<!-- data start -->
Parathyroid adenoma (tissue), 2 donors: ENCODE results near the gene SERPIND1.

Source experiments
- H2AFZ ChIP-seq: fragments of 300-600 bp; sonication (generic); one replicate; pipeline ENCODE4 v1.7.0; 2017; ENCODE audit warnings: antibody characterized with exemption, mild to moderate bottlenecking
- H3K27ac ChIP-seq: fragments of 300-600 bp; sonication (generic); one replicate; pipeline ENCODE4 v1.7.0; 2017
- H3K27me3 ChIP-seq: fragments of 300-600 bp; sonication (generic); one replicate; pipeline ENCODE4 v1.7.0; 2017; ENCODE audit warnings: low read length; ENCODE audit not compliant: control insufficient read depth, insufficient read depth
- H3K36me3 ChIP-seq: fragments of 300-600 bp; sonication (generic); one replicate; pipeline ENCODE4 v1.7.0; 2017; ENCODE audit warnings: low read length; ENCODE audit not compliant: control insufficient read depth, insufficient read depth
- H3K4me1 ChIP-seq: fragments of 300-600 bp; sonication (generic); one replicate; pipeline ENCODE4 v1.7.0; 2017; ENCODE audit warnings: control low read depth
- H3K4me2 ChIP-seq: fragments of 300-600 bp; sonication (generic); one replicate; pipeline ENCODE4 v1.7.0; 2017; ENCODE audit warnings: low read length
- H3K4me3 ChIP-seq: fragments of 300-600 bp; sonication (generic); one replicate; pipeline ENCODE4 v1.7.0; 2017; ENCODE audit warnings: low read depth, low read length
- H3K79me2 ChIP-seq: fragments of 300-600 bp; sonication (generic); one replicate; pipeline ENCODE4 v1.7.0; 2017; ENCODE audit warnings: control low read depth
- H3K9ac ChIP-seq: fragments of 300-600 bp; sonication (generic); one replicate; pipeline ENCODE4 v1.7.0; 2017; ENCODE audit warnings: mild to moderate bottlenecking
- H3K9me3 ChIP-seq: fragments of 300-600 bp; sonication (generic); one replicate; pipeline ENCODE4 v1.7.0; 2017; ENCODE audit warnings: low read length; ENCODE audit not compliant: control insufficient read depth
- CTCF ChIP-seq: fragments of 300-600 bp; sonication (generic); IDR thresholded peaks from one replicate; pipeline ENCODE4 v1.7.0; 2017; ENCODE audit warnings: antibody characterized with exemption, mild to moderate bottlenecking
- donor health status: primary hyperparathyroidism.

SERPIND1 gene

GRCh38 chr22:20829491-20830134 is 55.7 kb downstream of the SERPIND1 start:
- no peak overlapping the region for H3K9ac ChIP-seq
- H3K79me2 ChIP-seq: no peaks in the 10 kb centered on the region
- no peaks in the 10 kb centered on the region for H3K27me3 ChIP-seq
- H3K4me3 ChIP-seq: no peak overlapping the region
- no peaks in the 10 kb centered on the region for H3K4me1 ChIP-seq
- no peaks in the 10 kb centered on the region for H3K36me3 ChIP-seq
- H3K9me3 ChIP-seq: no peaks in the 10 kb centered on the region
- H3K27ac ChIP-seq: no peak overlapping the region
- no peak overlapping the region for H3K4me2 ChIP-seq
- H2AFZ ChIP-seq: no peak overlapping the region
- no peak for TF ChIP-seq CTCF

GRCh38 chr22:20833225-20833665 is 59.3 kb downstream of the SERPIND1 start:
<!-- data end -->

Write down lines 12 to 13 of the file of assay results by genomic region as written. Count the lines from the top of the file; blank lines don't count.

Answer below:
- H3K9me3 ChIP-seq: fragments of 300-600 bp; sonication (generic); one replicate; pipeline ENCODE4 v1.7.0; 2017; ENCODE audit warnings: low read length; ENCODE audit not compliant: control insufficient read depth
- CTCF ChIP-seq: fragments of 300-600 bp; sonication (generic); IDR thresholded peaks from one replicate; pipeline ENCODE4 v1.7.0; 2017; ENCODE audit warnings: antibody characterized with exemption, mild to moderate bottlenecking